The Alignment of Heart and Head

Kindness has a broader reach than hatred, which trickles in the snow like blood, standing frozen, marring beauty, seeping into the deep, but going nowhere.

Kindness has a gentler bounce, a firmer foundation, a more profound penetration. It is like silk to hatred’s dirty rags. Kindness, once rendered, shows up again and again. Hatred leaves frayed edges. It jangles its chains, spewing fumes of funk and fantasy. It settles into exhausted minds, confuses, leads astray.

Sowing seeds of kindness or, as I like to put it, sprinkling fairy dust wherever we go, starts with a single ripple. It is a quieter motion than hatred’s tsunami wave. But it is more sustaining and sustainable. It rocks like a cradle, lulling us into a calming centeredness.

When my children were tiny tots, I would tell them the story of Mr. Heart and Mr. Head. Mr. Head was always wanting to have his way. He demanded chocolate for breakfast, never brushed his teeth and insisted that it was his way or the high way. Mr. Heart would gently ask Mr. Head if he thought it was a good idea to do those things. Mr. Head’sĀ standard response was always the same:

“I want what I want when I want it!”

Then Mr. Head would get or do what he wanted and his remorse was nearly immediate. Mr. Heart would then hug him and say, “And the lesson learned? Don’t eat chocolate for breakfast (or fill in the blank)!”

The stories were meant to acknowledge my children’s rather irrational desires while teaching them that better choices were available to them. Emotion-driven decision making can lead to disaster (and cavities!). But more importantly, an alignment between the heart and the head is important to lead a great life.

What I have witnessed over the past few months is a tsunami of emotion, which can be helpful when balanced with rational thought. It is my plea that we choose kindness over hatred, principles over populism. It means taking a stand for what we believe in, maintaining our standardsĀ and using our anger to make the world more just. Pretending that we are not angry is not kind. Being “nice” for the sake of a harmony that is not justified is not kind. It is false. Applying those emotions to create a better space for everyone, based on decisions that have a lasting, positive impact, is the right thing to do.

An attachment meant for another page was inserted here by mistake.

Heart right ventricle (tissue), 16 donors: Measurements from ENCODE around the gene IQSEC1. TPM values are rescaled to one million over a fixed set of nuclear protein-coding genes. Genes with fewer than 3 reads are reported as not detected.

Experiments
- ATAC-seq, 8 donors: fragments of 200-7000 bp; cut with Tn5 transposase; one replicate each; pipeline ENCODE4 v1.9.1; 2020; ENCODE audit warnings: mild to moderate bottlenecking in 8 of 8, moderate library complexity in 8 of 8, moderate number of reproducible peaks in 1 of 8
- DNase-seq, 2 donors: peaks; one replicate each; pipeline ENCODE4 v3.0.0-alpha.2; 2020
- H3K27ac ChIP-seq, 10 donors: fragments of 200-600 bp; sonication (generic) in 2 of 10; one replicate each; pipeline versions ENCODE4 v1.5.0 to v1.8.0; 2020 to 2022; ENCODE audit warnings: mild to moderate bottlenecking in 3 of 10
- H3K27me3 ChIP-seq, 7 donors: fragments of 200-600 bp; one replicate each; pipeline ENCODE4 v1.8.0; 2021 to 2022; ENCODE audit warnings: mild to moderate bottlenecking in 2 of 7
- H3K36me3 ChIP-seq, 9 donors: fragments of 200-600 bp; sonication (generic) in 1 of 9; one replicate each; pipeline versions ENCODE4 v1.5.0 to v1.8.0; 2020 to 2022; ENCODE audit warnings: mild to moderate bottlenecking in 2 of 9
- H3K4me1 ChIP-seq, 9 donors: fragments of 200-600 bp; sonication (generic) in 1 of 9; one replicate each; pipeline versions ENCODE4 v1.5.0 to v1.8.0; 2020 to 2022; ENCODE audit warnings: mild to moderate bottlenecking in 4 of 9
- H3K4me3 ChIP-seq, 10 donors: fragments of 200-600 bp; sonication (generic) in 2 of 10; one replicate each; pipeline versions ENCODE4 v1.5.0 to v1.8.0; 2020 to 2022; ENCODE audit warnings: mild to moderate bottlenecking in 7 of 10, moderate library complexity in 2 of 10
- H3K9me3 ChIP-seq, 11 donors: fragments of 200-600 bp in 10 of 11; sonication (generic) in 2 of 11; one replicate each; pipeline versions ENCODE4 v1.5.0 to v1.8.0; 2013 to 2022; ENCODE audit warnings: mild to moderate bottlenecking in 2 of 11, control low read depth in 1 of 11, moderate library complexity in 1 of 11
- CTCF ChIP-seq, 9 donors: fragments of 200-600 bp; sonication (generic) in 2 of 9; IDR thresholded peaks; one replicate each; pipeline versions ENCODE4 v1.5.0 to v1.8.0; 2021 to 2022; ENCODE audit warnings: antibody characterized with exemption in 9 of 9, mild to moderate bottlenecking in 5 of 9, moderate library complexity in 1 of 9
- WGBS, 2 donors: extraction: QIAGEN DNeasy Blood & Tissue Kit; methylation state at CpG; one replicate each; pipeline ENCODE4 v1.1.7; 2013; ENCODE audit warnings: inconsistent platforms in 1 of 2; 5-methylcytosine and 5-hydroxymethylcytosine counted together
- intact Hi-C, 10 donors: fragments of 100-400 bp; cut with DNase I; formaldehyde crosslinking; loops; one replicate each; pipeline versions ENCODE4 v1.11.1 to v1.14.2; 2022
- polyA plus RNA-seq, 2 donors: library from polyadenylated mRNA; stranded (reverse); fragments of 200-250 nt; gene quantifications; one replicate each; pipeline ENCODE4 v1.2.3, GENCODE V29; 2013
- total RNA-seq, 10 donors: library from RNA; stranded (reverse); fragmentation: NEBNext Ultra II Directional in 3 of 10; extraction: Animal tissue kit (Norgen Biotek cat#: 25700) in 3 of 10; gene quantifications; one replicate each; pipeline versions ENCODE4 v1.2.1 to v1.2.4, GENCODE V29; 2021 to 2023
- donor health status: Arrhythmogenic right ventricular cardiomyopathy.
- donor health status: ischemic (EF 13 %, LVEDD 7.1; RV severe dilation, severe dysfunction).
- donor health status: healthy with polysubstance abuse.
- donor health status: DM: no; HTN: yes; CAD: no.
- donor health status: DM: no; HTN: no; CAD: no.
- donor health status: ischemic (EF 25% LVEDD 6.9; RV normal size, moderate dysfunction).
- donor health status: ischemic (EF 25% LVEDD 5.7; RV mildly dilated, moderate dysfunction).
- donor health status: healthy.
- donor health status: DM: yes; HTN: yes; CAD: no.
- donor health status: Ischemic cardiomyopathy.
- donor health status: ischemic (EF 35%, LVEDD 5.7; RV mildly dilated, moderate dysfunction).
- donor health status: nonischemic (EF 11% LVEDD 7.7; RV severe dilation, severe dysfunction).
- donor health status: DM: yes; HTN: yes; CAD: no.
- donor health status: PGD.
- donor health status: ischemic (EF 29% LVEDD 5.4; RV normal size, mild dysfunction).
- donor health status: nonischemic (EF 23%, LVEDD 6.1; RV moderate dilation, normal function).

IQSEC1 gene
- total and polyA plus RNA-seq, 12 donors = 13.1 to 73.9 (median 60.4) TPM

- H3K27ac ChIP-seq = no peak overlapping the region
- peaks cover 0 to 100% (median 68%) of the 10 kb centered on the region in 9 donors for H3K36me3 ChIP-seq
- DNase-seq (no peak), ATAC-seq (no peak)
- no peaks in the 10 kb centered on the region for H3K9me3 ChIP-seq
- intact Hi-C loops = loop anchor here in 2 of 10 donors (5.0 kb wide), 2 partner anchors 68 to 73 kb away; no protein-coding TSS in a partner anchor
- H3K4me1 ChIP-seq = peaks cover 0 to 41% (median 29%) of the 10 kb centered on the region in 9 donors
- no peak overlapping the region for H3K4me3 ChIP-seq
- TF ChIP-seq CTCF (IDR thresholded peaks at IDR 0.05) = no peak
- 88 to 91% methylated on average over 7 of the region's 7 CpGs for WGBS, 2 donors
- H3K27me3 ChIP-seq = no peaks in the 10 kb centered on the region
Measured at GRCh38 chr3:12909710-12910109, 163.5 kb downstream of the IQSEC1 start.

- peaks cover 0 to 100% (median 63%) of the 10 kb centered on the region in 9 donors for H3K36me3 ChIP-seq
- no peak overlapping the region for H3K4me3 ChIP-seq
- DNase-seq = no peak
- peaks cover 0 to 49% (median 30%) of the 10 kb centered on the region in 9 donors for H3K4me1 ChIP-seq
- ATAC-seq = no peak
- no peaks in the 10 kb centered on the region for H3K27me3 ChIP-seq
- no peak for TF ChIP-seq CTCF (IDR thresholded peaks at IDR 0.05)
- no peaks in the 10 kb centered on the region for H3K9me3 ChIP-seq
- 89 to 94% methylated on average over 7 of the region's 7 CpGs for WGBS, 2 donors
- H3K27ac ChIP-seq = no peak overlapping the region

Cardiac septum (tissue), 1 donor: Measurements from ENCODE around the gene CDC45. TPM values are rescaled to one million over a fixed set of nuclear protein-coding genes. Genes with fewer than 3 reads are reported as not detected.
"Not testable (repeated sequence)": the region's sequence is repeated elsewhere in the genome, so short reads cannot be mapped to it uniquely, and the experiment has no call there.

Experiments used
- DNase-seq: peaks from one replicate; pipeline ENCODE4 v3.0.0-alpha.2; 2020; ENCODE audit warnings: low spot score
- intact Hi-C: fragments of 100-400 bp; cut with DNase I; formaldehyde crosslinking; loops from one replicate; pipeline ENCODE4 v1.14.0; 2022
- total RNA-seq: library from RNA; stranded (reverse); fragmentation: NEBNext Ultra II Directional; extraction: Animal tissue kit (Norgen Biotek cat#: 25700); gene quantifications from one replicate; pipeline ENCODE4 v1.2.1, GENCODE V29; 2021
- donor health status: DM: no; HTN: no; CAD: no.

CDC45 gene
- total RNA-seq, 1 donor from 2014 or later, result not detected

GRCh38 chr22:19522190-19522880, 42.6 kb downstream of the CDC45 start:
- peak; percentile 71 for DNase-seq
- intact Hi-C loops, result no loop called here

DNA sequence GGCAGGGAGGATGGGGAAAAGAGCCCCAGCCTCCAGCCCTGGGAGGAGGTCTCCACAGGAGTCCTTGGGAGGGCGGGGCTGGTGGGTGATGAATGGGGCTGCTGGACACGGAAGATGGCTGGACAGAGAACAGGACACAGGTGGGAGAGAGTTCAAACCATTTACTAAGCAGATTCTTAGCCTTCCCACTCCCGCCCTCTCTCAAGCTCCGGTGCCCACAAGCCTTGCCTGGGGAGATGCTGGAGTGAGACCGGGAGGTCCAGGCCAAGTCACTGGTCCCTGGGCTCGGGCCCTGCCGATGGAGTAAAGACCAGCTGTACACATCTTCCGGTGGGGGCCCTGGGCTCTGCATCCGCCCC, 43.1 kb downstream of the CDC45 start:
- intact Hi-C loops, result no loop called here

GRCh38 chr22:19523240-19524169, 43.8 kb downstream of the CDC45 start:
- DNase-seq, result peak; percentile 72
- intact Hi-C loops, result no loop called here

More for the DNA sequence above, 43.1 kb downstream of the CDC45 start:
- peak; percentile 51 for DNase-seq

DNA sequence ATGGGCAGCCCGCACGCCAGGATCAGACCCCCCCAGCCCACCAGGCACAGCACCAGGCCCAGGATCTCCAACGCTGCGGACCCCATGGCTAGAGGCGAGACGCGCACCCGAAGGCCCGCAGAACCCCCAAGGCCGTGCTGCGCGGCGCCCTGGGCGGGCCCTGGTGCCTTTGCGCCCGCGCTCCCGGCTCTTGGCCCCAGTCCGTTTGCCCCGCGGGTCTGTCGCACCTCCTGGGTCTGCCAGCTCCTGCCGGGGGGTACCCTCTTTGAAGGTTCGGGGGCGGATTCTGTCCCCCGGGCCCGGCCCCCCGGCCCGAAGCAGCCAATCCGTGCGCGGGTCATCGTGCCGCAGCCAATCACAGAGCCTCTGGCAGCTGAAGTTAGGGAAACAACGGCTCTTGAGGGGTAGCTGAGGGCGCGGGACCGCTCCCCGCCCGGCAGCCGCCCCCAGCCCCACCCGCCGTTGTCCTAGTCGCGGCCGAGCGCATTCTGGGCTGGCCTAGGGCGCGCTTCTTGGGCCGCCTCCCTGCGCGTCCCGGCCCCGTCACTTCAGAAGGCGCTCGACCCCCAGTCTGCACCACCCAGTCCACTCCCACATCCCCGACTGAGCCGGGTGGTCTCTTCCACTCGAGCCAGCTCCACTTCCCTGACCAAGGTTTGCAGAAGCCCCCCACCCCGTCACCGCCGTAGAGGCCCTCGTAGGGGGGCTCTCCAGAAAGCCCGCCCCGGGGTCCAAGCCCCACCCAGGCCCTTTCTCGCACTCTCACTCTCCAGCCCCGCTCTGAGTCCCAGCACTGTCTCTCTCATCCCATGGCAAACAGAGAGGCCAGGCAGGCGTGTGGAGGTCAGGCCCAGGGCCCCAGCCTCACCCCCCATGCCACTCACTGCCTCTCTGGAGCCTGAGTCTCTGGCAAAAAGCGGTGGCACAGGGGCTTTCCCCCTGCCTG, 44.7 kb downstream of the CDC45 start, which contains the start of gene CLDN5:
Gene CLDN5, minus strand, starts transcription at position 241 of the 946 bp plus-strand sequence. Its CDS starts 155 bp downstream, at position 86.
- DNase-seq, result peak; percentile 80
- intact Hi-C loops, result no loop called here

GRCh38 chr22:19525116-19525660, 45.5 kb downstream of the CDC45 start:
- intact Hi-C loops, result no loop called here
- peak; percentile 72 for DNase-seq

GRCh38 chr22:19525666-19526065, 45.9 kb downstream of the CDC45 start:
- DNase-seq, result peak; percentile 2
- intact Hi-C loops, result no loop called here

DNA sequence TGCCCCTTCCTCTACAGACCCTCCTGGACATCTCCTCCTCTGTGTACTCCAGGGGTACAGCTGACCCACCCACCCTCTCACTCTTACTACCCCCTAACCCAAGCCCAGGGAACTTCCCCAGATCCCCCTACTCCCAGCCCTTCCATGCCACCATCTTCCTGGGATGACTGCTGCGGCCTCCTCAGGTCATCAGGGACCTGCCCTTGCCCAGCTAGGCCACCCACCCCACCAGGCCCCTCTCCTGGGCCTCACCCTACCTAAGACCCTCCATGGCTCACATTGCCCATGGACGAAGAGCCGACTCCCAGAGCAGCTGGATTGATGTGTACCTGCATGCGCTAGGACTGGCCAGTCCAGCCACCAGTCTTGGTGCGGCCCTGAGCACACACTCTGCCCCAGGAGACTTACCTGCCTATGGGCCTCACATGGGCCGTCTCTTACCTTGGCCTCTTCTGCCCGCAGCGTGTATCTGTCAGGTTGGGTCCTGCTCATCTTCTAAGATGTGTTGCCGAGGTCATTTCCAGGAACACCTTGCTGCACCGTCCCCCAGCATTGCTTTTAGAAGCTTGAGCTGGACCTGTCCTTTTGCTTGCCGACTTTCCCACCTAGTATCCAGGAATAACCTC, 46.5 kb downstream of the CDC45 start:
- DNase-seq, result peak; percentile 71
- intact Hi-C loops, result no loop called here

I think Mr. Heart – and eventually Mr. Head – would agree.

Breathe the fresh, slow air

Wendy Thomas of Simple Thrift said The Power of Slow is “like a breath of fresh air, reminding us that it is sometimes okay to just sit back and relax.”

So when I got the call that my daughter had a tooth ache (read: anticipating 2:45 pm dentist appointment to evaluate baby tooth situation as adult tooth overlaps it…), I knew I might have a monkey wrench hurling into my otherwise placid day.

Kids, if anything, teach us flexibility.

My kids have taught me the power of slow on top of that. I took a slow, deep breath, called the school secretary and said I’d be there no sooner than 11 am to pick her up. I then went about my morning as planned. Because my daughter only has school until 12:30 pm (whoever made up the German school system based it on the belief that all mothers have time as of, oh, noon, to take on their kids again), it was no big deal. That her last two classes were cancelled, too, landed her in a place of No Biggie. She literally missed nothing when I picked her up. And neither did I. Except for maybe the solace that comes with having the house to yourself.

Wendy Thomas’ loving statement of my book, The Power of Slow, being a refreshing bit of reprieve only strengthens my belief that life unfolds as it should, even when we’re having adult-sized tantrums that things are not running according to ‘plan’.

I’m breathing the fresh, slow air. Are you?